Jorie Graham has renounced a lot of what she’s written, and says that she doesn’t want to be ‘gratuitously exploitative and condemning.’ But readers always want to see her latest work. Louise Glück has a restless intelligence, feeds on things, and moves on.
If you’re in the habit of doing things one way, switch gears.
We should write about what is specific to us, our place and time. Prose writers take on the big questions. This is something more poets need to do. Not just the immediate things, but the larger perspective. There is a tendency these days to be too narcissistic: ‘This happened to me. That’s all.’ What is the point? And our attention span is too short. He is interested in seeing more long poems – a commitment.
He talked about Ocean Vuong’s début collection. The writing is powerful. At every reading, Don says, people cry.
There has to be an honesty of approach.
Don Share doesn’t go for reticence. Go for more detail, he says. ‘A poem is a room, and it has to be furnished.’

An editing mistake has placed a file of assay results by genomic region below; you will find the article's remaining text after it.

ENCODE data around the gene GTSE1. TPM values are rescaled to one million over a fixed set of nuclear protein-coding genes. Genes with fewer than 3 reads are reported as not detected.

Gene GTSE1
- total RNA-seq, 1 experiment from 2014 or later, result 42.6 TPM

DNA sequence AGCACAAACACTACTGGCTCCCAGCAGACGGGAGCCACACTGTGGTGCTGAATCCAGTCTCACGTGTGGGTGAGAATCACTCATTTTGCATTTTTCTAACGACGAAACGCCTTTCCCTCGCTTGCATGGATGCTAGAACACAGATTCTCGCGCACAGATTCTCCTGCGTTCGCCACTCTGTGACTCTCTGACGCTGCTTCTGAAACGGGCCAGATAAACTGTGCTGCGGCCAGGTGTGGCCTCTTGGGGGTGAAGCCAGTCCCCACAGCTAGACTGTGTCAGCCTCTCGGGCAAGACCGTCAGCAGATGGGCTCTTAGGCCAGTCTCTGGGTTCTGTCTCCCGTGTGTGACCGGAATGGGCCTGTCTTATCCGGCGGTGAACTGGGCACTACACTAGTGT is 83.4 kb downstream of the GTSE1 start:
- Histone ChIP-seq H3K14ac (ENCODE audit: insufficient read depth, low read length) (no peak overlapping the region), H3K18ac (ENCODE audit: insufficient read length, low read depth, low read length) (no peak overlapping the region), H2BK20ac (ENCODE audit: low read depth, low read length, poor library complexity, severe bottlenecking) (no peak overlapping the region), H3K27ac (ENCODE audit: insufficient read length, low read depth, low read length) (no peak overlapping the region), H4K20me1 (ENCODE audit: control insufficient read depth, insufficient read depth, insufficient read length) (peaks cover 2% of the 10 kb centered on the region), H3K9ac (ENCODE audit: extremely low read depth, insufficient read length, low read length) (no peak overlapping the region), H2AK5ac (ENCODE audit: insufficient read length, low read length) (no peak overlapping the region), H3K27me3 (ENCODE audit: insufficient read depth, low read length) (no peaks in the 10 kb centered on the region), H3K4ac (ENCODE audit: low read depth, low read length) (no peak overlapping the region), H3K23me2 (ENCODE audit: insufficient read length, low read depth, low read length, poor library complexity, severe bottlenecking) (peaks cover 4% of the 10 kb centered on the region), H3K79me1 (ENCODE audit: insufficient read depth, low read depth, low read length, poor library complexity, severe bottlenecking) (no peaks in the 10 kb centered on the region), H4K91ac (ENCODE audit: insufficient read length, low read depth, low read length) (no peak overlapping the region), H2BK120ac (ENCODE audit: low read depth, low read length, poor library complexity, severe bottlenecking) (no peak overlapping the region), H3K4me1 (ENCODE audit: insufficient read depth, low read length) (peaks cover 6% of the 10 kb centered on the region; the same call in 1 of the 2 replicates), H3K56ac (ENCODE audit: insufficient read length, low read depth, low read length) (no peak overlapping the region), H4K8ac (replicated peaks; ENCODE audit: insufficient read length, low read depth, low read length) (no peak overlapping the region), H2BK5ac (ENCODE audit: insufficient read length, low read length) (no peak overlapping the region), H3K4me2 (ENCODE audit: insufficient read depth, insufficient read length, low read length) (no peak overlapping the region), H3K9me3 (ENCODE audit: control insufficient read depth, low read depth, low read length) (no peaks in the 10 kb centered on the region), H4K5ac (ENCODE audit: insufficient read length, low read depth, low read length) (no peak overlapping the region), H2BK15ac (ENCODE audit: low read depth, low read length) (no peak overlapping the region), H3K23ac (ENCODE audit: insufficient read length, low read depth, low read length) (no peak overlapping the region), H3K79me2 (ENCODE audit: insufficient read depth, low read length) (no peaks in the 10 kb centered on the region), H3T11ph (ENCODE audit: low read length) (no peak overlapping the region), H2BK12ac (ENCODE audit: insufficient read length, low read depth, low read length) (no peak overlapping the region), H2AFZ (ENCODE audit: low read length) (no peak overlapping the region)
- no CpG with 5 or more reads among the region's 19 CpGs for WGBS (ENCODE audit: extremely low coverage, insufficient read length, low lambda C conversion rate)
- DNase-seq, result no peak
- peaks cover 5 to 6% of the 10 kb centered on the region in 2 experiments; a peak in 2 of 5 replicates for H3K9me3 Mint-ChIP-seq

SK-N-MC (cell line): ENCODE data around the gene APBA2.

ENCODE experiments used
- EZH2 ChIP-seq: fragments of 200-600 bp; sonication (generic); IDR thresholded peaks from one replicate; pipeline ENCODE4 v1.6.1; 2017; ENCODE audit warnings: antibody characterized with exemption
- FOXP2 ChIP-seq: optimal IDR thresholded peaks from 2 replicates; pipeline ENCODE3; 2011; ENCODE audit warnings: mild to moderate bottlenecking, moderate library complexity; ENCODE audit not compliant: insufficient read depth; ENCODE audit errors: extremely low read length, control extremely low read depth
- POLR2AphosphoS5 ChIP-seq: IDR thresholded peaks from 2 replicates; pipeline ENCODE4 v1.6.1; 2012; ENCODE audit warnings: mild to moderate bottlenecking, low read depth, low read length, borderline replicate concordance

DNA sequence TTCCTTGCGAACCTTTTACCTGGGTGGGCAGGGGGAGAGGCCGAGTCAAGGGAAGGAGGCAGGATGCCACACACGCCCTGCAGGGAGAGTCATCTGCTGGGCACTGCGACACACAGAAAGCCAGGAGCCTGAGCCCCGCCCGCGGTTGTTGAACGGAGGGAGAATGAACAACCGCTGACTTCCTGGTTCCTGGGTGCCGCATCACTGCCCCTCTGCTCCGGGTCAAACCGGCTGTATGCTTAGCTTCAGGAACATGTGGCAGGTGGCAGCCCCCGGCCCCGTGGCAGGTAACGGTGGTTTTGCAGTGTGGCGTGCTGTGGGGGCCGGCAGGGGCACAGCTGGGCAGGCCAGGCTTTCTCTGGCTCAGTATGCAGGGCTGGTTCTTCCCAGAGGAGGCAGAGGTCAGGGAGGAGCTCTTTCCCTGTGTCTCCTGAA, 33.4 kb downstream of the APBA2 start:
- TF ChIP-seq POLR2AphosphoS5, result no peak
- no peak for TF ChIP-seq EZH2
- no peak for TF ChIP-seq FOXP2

Do the hardest thing it’s in your power to do, he says. Lack of courage and ambition are the greatest let-down. ‘I think people don’t work hard enough,’ he said. Competent poems are the worst thing. ‘I have to wrestle with that,’ he said. Remember, you are stuck with the things that have your name on them. It’s better not to write often.
The most interesting poets are those who do inexplicable things.
He said the most important book to come out of the States in the last thirty years is Claudia Rankine’s Citizen. It addresses the question of race, and how language can wound. She coins the term: ‘micro-aggressions’ and lists innocent black people who have been killed by the police, leaving space for the reader to add more names. Because there will be more names. The cumulative effect on people is ‘to wreck them’, he said.
But everything is up for negotiation, he says. ‘I’m happy to be wrong about everything.’